You probably think you know the taxonomy of stringed instruments. Violins are the tiniest ones, followed by violas, cellos, and basses. But there is another, way huger instrument, appropriately named the octobasse, which sounds like a mythical monster.
The octobasse is a string instrument that can create sounds so low, humans can’t hear them. What is the point of that, you ask? Maybe to feel the vibrations? Unclear, but it’s pretty metal.
Though this totally sounds like the invention of a bored millennial, the octobasse was built in 1850 by the French instrument maker Jean-Baptise Vuillaume. The octobasse is quite a lot larger than a human and not very practical to transport; also, there are rumored to only be seven in existence. But there is a playable replica at the Musical Instrument Museum in Phoenix, Arizona. The octobass is in use by exactly one (1) orchestra in the world: the Montreal Symphony Orchestra.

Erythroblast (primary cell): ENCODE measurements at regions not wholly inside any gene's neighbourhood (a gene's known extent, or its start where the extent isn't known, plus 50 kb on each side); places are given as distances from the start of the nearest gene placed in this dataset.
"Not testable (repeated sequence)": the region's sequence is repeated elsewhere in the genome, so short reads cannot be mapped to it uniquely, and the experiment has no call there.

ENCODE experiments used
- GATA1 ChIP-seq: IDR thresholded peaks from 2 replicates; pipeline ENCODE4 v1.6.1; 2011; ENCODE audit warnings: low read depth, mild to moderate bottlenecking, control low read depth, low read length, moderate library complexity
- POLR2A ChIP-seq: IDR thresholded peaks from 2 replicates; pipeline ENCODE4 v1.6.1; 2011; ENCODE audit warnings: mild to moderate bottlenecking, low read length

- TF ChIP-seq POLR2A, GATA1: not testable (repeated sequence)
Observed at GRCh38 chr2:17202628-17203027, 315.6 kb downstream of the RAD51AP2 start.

Playing an octobass is different than playing other stringed instruments, because it’s too big for musicians to use their hands on the strings. Instead, there’s a system of levers and pedals that create each note.
Watch some musicians experimenting with the octobasse in Phoenix:
Is it amazing or is it terrifying? Maybe a little of both.